Though no one thinks job training alone can undo deep-rooted discrimination, advocates say the programs can at least teach rudimentary skills to get transgender applicants started.
"What we can do is empower the transgender community to feel as confident as possible when they go in," Drayer said.
The D.C. job training is part of Project Empowerment, a government-run program that helps ex-convicts, past drug addicts and others find jobs. Project Empowerment receives $11 million from the city, said director Charles Jones, though he could not say how much money is specifically allotted to the transgender program. That sum includes an $8.25-per-hour subsidized wage the city temporarily offers to the program's graduates, who are linked up with employers in the public, private and nonprofit sectors based on their skills and work experience.
The initiative has been running for about 10 years, but this is the first time a class of strictly transgender students was enrolled.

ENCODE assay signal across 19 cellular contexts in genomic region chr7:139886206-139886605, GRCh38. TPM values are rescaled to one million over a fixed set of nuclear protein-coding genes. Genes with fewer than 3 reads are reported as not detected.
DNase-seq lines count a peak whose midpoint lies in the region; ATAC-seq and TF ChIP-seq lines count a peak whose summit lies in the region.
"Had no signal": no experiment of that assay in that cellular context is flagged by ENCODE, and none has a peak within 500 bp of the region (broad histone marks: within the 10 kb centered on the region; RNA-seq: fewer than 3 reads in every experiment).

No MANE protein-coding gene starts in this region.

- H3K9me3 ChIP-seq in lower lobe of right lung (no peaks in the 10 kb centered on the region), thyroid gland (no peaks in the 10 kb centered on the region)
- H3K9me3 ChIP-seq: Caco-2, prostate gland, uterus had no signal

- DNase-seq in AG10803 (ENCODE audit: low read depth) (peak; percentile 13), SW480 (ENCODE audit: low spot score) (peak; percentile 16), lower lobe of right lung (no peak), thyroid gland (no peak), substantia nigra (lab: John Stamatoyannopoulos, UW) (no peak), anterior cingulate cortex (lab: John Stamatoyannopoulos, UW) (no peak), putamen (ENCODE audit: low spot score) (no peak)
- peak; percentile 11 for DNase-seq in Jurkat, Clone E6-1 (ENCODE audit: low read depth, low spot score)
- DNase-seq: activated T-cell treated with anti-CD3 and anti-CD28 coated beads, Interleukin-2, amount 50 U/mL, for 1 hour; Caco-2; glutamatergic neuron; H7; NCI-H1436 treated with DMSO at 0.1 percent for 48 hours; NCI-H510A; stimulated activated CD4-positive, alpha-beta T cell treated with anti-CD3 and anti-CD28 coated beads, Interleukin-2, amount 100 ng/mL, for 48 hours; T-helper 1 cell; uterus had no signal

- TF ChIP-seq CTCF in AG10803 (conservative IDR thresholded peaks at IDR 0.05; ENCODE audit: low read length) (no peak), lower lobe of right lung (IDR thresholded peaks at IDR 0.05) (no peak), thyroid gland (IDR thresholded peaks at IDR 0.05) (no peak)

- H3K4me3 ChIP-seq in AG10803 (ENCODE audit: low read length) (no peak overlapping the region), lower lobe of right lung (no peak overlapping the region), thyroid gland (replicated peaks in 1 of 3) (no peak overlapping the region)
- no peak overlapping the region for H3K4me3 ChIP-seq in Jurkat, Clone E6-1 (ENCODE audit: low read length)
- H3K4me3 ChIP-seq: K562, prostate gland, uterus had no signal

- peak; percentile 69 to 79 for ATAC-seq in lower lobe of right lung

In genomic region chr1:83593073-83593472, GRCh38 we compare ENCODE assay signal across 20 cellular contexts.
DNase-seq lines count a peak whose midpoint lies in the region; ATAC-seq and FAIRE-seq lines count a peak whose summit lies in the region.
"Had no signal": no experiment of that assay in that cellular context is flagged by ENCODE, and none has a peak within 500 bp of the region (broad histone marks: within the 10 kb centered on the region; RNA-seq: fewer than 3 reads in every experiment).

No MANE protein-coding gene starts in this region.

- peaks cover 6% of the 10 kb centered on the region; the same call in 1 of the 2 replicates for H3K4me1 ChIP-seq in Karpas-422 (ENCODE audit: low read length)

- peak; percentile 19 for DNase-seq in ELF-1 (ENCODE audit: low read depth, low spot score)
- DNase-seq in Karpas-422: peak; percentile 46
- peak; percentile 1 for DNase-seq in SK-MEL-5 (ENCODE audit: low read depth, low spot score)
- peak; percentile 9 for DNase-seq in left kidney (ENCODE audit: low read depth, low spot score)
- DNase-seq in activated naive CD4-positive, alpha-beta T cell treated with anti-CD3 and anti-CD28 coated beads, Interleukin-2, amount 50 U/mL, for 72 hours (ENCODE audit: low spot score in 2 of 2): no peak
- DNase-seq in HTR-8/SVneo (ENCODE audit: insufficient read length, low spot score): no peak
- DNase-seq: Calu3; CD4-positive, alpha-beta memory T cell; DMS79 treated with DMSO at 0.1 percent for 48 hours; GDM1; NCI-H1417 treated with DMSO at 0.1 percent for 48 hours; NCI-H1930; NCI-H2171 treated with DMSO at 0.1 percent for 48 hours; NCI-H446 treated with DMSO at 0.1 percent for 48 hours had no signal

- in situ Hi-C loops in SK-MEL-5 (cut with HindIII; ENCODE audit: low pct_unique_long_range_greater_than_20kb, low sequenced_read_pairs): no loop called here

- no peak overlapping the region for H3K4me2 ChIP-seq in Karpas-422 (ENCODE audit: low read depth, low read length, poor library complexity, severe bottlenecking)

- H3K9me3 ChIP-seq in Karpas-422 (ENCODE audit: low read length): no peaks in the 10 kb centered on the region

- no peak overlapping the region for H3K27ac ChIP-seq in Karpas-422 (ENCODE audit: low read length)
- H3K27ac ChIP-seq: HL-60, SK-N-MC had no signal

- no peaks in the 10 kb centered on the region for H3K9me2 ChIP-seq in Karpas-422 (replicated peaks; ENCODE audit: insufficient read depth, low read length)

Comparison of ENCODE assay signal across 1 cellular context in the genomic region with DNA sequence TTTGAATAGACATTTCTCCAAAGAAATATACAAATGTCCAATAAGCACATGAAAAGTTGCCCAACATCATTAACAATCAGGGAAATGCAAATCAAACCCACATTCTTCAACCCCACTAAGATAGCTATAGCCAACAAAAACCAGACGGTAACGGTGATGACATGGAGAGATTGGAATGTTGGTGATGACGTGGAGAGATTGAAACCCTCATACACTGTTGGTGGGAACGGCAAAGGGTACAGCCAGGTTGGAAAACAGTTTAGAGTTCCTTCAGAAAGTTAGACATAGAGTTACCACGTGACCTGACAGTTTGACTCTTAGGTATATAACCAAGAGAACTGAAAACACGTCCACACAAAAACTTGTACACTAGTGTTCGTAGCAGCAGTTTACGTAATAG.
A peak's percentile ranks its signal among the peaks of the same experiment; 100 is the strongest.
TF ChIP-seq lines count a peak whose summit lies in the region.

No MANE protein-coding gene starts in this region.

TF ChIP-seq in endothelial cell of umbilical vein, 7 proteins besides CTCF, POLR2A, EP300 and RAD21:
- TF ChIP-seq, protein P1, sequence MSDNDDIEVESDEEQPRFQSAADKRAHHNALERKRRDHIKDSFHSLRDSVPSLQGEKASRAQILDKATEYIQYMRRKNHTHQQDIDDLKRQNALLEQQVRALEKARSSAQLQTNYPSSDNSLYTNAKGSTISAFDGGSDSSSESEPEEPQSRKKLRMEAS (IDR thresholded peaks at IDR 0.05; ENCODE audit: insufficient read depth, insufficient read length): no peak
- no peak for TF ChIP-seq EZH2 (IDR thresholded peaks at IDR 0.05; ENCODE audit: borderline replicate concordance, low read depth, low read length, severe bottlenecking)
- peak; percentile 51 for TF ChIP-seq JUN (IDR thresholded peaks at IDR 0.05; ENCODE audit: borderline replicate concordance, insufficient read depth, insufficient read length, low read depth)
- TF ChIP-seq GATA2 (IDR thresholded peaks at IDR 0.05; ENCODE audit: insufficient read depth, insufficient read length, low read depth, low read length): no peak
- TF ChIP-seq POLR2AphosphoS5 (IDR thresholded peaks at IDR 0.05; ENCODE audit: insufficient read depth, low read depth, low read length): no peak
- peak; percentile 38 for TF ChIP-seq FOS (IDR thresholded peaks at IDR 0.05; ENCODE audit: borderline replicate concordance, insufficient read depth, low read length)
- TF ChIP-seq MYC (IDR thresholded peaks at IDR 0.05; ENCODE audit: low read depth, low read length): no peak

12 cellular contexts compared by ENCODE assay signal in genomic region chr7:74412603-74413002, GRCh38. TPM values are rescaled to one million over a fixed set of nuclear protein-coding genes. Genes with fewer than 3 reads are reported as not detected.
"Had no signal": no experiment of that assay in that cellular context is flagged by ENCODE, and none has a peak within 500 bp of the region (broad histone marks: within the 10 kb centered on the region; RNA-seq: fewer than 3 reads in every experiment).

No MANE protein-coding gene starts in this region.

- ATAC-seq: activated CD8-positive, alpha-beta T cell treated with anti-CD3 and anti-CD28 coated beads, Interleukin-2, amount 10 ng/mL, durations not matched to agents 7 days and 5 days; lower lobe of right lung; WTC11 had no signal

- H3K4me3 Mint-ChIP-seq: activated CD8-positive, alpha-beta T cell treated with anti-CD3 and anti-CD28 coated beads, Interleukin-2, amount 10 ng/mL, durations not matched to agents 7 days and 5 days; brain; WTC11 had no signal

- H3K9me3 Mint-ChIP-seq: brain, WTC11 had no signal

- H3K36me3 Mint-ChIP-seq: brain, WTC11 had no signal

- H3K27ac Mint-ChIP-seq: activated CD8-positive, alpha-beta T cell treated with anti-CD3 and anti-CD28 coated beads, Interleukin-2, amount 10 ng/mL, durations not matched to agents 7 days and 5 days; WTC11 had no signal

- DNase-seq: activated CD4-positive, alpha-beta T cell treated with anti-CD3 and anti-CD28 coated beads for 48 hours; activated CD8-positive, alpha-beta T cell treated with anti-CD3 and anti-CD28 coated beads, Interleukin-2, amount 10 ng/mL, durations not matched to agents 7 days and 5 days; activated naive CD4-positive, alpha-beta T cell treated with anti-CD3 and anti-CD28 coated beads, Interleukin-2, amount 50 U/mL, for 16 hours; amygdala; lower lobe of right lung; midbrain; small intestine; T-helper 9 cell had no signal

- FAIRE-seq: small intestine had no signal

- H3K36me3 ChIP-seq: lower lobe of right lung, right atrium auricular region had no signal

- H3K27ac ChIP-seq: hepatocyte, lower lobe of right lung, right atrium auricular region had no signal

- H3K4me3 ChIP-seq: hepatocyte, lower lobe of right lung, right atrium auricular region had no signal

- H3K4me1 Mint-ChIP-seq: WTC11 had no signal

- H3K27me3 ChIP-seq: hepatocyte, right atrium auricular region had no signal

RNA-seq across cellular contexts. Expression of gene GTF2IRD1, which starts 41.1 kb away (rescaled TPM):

Of course, the flagging job market - D.C.'s unemployment rate in August was 10.9 percent - affects far more than transgender people, and it may seem a tough time for the city to fund this particular program. But Jones said he's heard no pushback and said the city benefits if transgender residents are gainfully employed.
"If someone doesn't know how to go out for a job interview or dress (for an interview), then I think it's our responsibility to reach them," Jones said.
Participants learn everything from how to dress for an interview to how to create a resume to how to diffuse conflict. In one recent class, an instructor counseled students about anger management in the workplace "You get too crazy and can't control yourself, what's going to happen?" the instructor asked. "Explode!" came one answer. "Possibly get fired!" was another.
Williams, who says she was kicked out of her St. Louis home as a teenager because she was gay but has since obtained her GED, hopes to use the training program as a springboard to one day open a senior citizens home for gays, lesbians and transgenders. She says the class helped train her to adjust to the mundane rituals of a steady job, such as arriving on time each day and remembering to pack a lunch for herself.
"We're not looking for a handout, we're looking for a hand," she said. "And we've always just been looking for a hand."